Uncategorized Getting the Most Out of Your Editor’s Feedback/Heeding the Call to Revise:by Amy McElroy

Getting the Most Out of Your Editor’s Feedback/Heeding the Call to Revise:by Amy McElroy


    Getting the Most Out of Your Editor’s Feedback

                     Heeding the Call to Revise

  by Amy McElroy

Revising a work to its essence challenges writers of every genre and manuscript length. Hiring an excellent developmental editor remains a crucial step in the writing process. Yet even though an editor or unbiased reader can often see the need for editorial changes, writers themselves can examine the reasons behind many of these “blind spots” and look for new ways to reduce them at an earlier stage, thereby allowing others to address deeper issues in their work.

As a writer, there’s a gnawing that comes when there’s a problem in my work. Maybe it’s a treasured phrase—what Faulkner called the difficulty in “killing our darlings.” Often there’s a thread I know will cause major work to rewrite as a result. Sometimes, there’s a whole separate book or essay tangled in our manuscripts.

As writers, we try to avoid the revision or the cut, the shuffle or restructure. But deep down, we know when we give it to our editor our gut will be reaffirmed. We will have to do the dirty work.

Improving our ability to revise lies in learning to trust those instincts, so we can make those painful changes ourselves. Then we can allow the person who sees the material next to take it to yet another level instead of wasting  time on what we knew needed to be done in the first place.

Of course, sometimes, we truly don’t know what needs attention—how, when, or why to make a change—and it’s ok to ask for a second opinion. But the more we can learn to trust ourselves, the better the final product will be.

Here are some tips for revising:

At First, Just Don’t

After you finish the latest draft, put it away! Give yourself a significant chunk of time between drafts. We all must learn what that means for us, depending on the length of the manuscript, how long and how much focus we’ve given to it, how much we’ve neglected the rest of our lives. Regain some perspective. Step away long enough for the myopic focus with which you’ve been working to develop into a broader view. The next step requires  it

Hire Yourself

Don Roff said, “I’ve found the best way to revise your own work is to pretend that somebody else wrote it and then to rip the living shit out of it.”

So, when you pull it out, edit with the critical eye you would give to someone else’s work. You wouldn’t even know it if you were killing someone else’s darlings; they’d just look like any other words on the page. Don’t you owe your own writing the honesty & quality you’d give someone .

Grab the Mic

Speak out loud the major point or points you are trying to get across in the work. “This work shows . . . ” or “This story is about . . . ” Not a summary precisely, but more of an elevator pitch, main idea, or thesis. Using an actual microphone will help capture each attempt at this distillation of the work for later reference. Once the essence of the manuscript has been captured, use it in the next step of revision.

Make an Extra “Copy”

You can do the “old school” method by making an actual hard copy to chop up with scissors and rearrange with tape, or save the manuscript under a different file name and go through and delete or condense anything extraneous to your point.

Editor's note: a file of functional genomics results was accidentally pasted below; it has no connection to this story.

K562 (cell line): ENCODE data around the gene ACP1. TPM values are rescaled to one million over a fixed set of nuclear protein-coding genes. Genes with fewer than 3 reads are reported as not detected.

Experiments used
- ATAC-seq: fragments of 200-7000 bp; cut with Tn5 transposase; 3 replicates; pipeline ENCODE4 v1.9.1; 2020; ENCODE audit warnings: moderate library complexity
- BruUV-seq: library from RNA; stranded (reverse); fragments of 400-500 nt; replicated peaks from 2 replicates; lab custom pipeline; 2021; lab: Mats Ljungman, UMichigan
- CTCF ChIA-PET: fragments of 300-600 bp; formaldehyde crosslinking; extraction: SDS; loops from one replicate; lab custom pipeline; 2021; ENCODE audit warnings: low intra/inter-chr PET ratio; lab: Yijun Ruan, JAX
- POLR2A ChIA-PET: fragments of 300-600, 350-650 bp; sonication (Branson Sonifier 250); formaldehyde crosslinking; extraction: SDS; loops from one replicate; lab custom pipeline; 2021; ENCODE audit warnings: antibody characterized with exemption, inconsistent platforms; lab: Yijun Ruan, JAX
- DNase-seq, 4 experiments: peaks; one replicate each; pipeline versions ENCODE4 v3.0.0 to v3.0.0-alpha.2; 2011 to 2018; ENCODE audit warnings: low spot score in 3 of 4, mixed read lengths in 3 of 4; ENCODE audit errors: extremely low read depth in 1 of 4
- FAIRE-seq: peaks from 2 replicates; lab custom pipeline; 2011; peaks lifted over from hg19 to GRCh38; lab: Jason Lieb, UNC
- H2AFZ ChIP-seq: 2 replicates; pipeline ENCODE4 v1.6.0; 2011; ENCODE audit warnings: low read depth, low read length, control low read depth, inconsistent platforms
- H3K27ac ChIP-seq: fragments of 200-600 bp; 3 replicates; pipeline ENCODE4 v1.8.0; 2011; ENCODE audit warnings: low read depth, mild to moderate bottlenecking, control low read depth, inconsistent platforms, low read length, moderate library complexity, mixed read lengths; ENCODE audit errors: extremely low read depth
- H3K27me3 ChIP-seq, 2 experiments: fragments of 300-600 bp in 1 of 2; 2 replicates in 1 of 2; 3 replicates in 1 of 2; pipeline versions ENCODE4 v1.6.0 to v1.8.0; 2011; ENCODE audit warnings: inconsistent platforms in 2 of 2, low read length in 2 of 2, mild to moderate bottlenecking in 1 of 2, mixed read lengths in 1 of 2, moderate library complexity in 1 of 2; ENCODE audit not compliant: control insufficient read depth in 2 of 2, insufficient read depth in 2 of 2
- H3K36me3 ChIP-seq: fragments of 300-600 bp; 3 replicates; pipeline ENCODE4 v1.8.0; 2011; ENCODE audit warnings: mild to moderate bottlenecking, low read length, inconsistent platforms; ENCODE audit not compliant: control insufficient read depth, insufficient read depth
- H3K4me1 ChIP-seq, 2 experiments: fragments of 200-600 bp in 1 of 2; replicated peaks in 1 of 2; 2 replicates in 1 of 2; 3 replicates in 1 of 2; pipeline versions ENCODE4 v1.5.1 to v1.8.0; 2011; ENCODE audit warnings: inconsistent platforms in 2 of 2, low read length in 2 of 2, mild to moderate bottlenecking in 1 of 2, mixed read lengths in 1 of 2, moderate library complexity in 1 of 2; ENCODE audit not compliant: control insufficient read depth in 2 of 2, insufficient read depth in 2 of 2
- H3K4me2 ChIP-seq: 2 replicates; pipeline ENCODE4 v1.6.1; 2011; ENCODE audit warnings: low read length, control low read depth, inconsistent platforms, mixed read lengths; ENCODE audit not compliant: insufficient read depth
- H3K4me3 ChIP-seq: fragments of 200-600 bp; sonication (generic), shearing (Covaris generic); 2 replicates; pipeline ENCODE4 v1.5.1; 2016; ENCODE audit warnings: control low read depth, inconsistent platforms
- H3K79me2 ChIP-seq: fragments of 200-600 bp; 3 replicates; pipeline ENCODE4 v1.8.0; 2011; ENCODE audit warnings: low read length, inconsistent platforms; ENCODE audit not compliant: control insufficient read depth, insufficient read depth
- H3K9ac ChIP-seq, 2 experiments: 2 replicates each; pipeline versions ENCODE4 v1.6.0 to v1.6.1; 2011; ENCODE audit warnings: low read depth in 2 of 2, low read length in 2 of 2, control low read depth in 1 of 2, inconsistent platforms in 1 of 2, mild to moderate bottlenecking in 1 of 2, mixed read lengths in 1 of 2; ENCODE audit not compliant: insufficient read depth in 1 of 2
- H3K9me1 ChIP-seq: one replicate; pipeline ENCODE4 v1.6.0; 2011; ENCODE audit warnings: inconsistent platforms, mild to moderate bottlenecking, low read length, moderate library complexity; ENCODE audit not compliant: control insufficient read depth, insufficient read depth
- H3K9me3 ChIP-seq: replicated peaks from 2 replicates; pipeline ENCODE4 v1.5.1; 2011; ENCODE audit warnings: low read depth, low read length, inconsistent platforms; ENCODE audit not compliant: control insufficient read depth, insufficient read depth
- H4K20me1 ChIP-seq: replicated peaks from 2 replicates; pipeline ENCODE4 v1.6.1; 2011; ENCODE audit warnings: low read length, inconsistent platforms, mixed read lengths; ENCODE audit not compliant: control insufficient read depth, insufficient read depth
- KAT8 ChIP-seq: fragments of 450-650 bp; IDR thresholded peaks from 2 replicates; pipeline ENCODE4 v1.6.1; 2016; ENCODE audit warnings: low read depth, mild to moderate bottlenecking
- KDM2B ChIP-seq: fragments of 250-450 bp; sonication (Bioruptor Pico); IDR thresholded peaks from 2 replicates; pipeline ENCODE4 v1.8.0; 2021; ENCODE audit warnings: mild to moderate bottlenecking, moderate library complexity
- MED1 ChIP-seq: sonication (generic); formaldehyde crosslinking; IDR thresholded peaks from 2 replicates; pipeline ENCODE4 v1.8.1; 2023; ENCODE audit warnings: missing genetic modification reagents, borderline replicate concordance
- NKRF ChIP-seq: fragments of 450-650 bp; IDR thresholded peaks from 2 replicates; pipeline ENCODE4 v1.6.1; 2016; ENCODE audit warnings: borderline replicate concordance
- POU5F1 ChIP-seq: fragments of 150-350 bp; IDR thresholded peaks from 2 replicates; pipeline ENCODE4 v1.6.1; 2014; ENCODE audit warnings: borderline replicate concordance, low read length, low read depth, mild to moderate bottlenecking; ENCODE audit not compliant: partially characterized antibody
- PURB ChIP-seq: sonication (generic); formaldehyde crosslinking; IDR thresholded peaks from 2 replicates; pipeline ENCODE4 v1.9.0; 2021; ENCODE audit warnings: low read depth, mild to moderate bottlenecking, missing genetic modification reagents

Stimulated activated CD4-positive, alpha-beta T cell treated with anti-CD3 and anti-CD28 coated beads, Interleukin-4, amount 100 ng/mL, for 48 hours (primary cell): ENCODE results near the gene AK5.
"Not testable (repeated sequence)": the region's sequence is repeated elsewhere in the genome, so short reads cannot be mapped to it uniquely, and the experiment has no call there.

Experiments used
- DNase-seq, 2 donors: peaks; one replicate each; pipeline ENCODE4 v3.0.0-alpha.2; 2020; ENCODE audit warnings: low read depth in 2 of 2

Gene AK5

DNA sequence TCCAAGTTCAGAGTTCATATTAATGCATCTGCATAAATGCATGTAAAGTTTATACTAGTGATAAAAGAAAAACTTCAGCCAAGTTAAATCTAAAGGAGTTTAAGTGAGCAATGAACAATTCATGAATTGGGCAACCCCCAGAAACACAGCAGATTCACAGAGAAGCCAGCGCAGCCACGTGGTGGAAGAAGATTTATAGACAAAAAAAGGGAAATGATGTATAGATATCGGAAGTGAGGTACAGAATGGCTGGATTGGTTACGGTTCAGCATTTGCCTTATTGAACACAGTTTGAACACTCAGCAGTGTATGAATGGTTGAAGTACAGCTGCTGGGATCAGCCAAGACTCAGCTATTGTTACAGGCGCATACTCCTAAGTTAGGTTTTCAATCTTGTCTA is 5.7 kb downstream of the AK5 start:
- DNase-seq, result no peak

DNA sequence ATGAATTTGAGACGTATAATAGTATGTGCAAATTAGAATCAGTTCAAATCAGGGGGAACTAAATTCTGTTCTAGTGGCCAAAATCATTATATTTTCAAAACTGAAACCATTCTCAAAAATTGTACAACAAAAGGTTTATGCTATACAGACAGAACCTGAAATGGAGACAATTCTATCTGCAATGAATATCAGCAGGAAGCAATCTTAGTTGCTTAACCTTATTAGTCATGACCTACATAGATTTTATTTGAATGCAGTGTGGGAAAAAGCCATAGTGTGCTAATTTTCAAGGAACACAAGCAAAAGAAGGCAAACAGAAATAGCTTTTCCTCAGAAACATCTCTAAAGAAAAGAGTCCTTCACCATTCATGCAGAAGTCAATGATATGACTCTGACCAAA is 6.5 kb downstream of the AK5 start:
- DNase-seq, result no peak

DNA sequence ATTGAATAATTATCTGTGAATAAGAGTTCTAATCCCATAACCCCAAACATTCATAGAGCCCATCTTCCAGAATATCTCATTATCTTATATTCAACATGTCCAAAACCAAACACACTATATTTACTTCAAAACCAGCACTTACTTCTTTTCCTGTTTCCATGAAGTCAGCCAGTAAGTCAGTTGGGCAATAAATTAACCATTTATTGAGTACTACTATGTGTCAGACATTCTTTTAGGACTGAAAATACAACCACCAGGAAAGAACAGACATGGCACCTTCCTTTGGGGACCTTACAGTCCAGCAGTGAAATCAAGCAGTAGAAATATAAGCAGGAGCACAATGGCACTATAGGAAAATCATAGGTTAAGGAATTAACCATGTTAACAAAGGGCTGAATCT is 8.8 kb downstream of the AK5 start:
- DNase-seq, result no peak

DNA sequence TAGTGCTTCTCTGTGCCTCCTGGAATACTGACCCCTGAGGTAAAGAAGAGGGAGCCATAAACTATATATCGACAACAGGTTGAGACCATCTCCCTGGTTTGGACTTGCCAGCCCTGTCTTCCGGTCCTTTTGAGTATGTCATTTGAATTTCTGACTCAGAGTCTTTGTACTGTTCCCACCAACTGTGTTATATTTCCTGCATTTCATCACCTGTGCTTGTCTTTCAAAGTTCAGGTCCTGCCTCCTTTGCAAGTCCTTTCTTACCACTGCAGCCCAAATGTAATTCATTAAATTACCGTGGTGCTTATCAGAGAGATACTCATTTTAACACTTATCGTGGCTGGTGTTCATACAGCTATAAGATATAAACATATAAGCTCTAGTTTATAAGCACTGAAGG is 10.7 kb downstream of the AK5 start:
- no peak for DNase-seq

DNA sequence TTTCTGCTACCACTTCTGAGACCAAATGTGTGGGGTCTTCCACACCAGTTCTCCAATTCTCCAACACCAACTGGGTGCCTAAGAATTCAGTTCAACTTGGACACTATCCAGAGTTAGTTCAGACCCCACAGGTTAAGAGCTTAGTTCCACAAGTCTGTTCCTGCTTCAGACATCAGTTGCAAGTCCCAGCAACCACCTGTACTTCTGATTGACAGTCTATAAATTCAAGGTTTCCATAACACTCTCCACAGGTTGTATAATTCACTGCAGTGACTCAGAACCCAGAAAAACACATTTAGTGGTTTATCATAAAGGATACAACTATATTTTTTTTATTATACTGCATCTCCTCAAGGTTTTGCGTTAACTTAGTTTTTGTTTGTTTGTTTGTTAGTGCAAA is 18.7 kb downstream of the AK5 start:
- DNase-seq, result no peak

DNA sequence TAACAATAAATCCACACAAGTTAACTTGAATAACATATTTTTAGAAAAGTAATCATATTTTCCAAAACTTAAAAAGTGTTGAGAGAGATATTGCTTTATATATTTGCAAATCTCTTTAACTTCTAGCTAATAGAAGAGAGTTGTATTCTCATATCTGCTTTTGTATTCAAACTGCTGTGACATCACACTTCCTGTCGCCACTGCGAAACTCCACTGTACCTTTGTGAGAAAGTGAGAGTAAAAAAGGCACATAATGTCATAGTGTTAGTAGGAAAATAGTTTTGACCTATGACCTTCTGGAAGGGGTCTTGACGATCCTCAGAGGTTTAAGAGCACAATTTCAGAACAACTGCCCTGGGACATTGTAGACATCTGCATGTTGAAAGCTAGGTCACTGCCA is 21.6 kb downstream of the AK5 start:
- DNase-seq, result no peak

Deleting material in our own work becomes easier when we know it’s all still there under some other file if we need it. More often than not, we’re happily surprised to find the condensed version reads better.

If you’re really struggling with how much to cut, make two new versions. Ask yourself which one reads better, so you’re free to be ruthless with the  scissors or the cut and paste functions.

While you’re revising with the extra copy method, try bringing the theme of your work to the forefront. Obviously, this doesn’t necessarily mean begin and end by outright stating the theme, but understand that readers put much stock in beginnings and endings—even subconsciously.

What to Do with the Darlings?

Save the darlings you cut for another work. Create a document entitled “Darlings” on your computer for these clips. Name longer sections with easy to find labels or in folders related to their work of origin or another system that makes sense to you.

What to Do When You’re Done

Then DO give it away for an objective opinion to someone you trust—preferably a professional editor, certainly someone who knows how to edit. Ask for particular feedback on whether the theme holds together or if there are extraneous, distracting side issues.

Read the comments, then, put the work BACK in the drawer and sit with them awhile. Again, what’s “awhile” depends on how long the works is, how long your deadline is, how you are feeling about the work and the comments, etc.

Then, you can begin to consider what part of the feedback to heed and what

Now, you’re finally ready to begin a round of revision based on another person’s feedback. Because of your preliminary work, the theme will pull together more tightly for the reader just like you’d originally hoped. And having first traveled this long and tedious road of revision alone will yield treasures that will shine brighter in the final product than any darlings that may have been sacrificed along the way. Good luck and happy revising!

Author Bio:

Amy is the Editorial Director and a writer for the popular website sweatpantsandcoffee.com. Her work has also recently appeared in Billfold,Noodle, ReWireMe, BlogHer, The Mid, RoleReboot, elephant journal, and The Manifest-Station. On her website, amyjmcelroy.net, you can find her writing craft blog—which was republished on Joel Friedlander’s Carnival of the Indies—and a list of her editorial services.



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